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Nice supplies

coloured pencils 24 2 12Whatever your business, you’re going to be reliant upon products and services supplied by others – from stationery and broadband to components and ingredients. Being deprived of even one of these could hit you hard – while paying too much will quickly eat into your profits. Here, two entrepreneurs take a look at how to get the most out of your suppliers…

Using your head: Andy Palfrey is the co-founder of consultancy firm, This Partners, established in 2010. Here, he shares his top tips for dealing optimally with your suppliers.

A friend recently offered: “Running your own business is great. Except for the customers. And the suppliers…”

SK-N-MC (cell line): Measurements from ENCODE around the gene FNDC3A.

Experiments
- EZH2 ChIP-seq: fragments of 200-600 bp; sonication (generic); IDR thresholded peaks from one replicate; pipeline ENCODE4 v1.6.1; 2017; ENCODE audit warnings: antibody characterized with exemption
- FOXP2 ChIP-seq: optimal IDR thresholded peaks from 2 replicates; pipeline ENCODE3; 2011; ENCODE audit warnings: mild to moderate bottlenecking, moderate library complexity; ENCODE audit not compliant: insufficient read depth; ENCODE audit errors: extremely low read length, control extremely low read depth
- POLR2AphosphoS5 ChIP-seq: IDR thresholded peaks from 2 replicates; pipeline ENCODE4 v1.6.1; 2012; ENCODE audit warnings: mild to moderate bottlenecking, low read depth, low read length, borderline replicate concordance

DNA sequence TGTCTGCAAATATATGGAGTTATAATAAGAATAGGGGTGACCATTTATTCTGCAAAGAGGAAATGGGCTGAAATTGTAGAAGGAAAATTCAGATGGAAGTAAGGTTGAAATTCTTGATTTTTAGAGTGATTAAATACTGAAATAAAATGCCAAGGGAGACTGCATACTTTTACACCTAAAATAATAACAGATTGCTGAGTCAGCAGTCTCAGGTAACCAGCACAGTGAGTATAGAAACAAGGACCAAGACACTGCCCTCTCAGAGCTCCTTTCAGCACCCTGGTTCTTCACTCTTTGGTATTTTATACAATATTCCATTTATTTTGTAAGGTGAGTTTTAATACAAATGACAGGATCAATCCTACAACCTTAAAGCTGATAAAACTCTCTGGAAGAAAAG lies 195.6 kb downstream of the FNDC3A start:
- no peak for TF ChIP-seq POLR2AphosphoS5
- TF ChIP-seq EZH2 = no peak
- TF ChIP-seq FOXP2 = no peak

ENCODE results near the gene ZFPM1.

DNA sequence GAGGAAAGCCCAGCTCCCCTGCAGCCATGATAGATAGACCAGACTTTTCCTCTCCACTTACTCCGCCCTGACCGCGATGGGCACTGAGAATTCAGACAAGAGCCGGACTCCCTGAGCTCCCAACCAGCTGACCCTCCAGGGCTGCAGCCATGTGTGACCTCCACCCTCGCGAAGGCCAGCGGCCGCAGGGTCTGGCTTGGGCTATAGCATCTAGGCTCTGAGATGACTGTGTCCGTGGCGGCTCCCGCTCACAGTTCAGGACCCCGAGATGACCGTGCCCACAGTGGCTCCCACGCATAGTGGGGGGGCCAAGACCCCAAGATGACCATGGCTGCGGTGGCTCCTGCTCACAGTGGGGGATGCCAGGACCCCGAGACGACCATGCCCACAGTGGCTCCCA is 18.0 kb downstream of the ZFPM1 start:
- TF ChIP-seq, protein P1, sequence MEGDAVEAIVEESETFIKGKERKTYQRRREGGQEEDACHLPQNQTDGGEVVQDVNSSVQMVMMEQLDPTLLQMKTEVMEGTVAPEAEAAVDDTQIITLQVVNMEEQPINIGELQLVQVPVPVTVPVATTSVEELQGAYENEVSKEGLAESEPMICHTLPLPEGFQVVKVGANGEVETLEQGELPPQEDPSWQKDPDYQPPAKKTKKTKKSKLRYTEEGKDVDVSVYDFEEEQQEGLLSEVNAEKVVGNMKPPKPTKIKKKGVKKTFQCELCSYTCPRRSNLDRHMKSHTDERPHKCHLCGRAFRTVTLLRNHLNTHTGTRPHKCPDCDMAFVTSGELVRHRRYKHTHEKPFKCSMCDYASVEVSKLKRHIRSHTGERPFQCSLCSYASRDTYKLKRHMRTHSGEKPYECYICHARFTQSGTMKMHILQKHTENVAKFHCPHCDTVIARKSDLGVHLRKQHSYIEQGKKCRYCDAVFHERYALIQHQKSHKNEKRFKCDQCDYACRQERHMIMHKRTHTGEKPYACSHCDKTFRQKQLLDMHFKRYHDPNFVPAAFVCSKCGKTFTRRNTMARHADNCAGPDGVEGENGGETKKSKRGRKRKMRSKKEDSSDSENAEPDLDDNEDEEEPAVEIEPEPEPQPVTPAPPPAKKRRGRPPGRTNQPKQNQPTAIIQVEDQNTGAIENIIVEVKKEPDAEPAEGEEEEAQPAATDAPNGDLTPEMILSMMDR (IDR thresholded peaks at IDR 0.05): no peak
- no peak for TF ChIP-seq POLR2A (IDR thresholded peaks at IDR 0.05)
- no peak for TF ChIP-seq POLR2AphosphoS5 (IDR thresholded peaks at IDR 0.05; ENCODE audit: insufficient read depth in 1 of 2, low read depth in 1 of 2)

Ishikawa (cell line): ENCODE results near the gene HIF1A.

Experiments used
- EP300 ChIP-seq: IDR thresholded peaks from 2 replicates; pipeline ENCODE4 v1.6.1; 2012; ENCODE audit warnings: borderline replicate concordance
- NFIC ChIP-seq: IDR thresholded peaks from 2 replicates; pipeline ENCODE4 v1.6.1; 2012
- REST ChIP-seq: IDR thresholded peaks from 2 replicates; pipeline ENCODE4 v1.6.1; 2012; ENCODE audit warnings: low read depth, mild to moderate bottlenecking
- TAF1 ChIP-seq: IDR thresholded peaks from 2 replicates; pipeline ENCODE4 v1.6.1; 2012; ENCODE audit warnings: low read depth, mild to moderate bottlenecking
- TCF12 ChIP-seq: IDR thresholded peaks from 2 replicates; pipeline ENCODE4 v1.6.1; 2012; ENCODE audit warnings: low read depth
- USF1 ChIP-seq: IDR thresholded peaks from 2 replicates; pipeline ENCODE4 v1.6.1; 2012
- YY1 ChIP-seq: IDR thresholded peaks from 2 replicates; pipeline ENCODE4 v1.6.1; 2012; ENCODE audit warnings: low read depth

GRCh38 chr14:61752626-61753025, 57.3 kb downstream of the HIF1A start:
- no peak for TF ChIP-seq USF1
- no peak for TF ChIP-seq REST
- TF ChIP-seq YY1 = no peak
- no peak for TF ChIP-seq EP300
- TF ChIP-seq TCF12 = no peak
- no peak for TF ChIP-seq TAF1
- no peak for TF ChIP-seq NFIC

Managing suppliers is often a challenge, with many businesses spending huge amounts of time and effort, and seemingly getting very little in return.

Thankfully, by moving from “spending time on suppliers” to “investing time with suppliers”, mutually valuable, long-term relationships can be successfully developed. Experience shows that simplicity, pragmatism and common sense are often more useful than slavishly following so-called “best practice”.

So how does one go about getting the best from suppliers?

Prioritise, prioritise, prioritise: understand and prioritise the needs of your business and engage potential suppliers in that order – most important first. Focus on identifying strategic, long-term suppliers for the goods and services that are most critical.